Lovely Weather This Week Featured

Mostly sunny, no precipitation expected

Big Idea

  • Precipitation is unlikely this week
  • Perhaps some afternoon breezes
  • A complex split jet pattern is affecting us
  • We also have a subtropical jet from the west that will persist
  • Read more…


We live in a beautiful location with more than our fair share of blue skies and amazing sunsets!


Forecast Summary:

Mostly sunny with precipitation unlikely this week. Some afternoon breezes possible, especially Tuesday afternoon, Thursday and over the weekend. Some high clouds possible, especially Friday and Saturday. Highs in the lower 50s each day, rising into the upper 50s over the weekend. Morning lows in the upper 20s to lower 30s except dropping into the mid 20s Wednesday through Friday morning.  


Forecast Table:


Navigate on the map to your location and click for a detailed local forecast.



We still have a complex split jet pattern affecting us this week, with a northerly Polar jet stream diving down from the north-northwest behind a blocking ridge along the West Coast. We also have a subtropical jet from the west that will persist mainly over northern Mexico through the week. On Tuesday night to Wednesday and again on Thursday, two back-to-back troughs will dig southward with the polar jet and brush across the northern and eastern part of the state, bringing some breezes and slight cooling to our area. Then, on Saturday – Sunday, a weak low will form within the subtropical jet stream and move into the state. This latter low will produce some clouds and possibly breezes, but temperatures will actually warm up a bit in advance of the low.

At the moment, forecast models are currently not predicting any precipitation for the Prescott quad city area this week. Have a great week and take some time to enjoy the beautiful outdoors!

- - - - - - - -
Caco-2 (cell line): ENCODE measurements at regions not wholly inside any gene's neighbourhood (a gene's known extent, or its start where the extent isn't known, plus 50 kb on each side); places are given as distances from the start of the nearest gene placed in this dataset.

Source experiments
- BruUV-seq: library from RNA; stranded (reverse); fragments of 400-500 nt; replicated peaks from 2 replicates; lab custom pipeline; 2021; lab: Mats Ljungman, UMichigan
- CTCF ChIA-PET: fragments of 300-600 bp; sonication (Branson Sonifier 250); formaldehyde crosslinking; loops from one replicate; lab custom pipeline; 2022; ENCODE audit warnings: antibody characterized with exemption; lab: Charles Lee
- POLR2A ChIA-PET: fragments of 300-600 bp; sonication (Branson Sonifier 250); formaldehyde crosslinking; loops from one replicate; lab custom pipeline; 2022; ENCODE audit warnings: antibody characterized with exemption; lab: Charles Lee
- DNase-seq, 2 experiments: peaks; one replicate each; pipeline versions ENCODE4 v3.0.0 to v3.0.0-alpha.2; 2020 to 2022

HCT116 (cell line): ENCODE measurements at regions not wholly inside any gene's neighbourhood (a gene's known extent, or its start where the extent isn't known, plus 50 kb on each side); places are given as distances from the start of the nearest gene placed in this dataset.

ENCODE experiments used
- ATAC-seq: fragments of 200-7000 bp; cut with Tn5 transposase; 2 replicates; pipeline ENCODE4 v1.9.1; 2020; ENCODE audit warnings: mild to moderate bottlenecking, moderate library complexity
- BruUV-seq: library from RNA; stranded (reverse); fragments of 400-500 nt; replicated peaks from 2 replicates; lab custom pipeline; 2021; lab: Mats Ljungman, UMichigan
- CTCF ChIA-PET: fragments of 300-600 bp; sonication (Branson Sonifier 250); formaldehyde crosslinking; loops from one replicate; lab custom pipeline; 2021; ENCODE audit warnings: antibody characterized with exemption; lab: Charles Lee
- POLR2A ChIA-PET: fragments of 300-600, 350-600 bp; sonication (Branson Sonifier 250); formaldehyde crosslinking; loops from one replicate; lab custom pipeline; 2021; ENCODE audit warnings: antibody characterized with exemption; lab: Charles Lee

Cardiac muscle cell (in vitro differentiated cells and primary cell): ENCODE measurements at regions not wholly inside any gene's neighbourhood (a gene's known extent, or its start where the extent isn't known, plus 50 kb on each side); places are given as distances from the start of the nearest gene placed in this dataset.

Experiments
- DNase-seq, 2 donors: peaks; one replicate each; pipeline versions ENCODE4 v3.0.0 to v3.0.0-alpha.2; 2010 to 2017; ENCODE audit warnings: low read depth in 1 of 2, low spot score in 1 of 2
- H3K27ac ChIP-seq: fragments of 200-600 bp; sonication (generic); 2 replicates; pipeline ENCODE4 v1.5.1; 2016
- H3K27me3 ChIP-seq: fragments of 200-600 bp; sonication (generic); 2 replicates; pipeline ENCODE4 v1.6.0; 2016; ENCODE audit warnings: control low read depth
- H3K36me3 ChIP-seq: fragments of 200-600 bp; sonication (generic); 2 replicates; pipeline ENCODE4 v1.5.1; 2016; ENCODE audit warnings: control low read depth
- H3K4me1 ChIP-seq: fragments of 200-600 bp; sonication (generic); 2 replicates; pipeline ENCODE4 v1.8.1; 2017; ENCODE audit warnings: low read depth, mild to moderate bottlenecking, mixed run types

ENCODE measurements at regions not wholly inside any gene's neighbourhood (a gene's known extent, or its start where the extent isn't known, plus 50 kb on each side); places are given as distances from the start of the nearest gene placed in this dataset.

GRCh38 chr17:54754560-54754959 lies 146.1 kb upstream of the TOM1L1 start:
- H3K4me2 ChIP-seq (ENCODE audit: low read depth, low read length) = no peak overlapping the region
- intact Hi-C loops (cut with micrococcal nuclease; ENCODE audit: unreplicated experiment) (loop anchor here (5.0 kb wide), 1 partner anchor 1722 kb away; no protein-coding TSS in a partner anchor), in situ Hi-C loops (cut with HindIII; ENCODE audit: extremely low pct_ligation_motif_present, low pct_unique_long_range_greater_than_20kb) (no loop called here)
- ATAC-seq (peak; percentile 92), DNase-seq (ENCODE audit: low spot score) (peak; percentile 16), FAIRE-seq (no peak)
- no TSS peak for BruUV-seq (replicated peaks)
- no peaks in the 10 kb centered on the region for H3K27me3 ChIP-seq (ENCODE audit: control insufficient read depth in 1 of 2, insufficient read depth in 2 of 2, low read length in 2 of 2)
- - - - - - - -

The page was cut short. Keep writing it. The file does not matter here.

Weather Wisdom:

We live in a beautiful location with more than our fair share of blue skies and amazing sunsets. You may wonder what causes the sky to be blue. This is actually because of Rayleigh scattering of visible light with air molecules. The air molecules scatter a small fraction of the visible light that enters the atmosphere in all directions, but the shorter wavelengths (violet, indigo, blue) get scattered more than the longer ones. This give the atmosphere (and also the oceans) a blueish appearance. However, when the sun is low on the horizon, the cloud and aerosol particles in the atmosphere (dust, clay, sea salt, pollution particles) produce a different type of scattering called Mie scattering, where shorter wavelengths are preferentially removed from the rays of light due to scattering and the longer wavelengths are able to penetrate further. This is called “reddening” and it gives the sky a red or orange appearance.


C. James


Curtis N. James, Ph.D.

Professor of Meteorology

Applied Aviation Sciences

Prescott Campus


Met Mail is an unofficial weather discussion and forecast transmitted once or twice a week via e-mail by the Embry-Riddle Department of Meteorology (http://meteo.pr.erau.edu/). Embry-Riddle offers an undergraduate bachelor-of-science degree program in Applied Meteorology. Please spread the word to all potential qualified candidates!

Further Information:

ERAU Applied Meteorology degree program

Official National Weather Service forecast

Embry-Riddle Aeronautical University: Website | Facebook | Twitter | YouTube






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Last modified on Tuesday, 25 January 2022 10:48
Dr. Curtis N. James, Ph.D.

Curtis N. James, Ph. D. Is a Professor of Meteorology at Embry-Riddle Aeronautical University in the Department of Applied Aviation Sciences.

He has taught courses in beginning meteorology, aviation weather, thunderstorms, satellite and radar imagery interpretation, atmospheric physics, mountain meteorology, tropical meteorology and weather forecasting techniques for over 16 years. He participates in ERAU’s Study Abroad program, offering alternating summer programs each year in Switzerland and Brazil.

He earned a Ph.D. in Atmospheric Sciences from the University of Washington (2004) and participated in the Mesoscale Alpine Programme (MAP; 1999), an international field research project in the European Alps. His research specialties include radar, mesoscale, and mountain meteorology. He earned his B.S. in Atmospheric Science from the University of Arizona (1995), during which time he gained two years of operational experience as a student intern with the National Weather Service Forecast Office in Tucson, Arizona (1993-1995).

Dr. James is a native of Arizona where he currently resides with his wife and five children. He is active in his community, having served on the Prescott SciTechFest Advisory Committee and as a Board Member for the Children's Museum Alliance, Inc. On his spare time, he enjoys weather watching, backpacking, camping, fishing, caving, mountain biking, acting, and music. He is an Eagle Scout and serves as the scoutmaster for a local scout troop.


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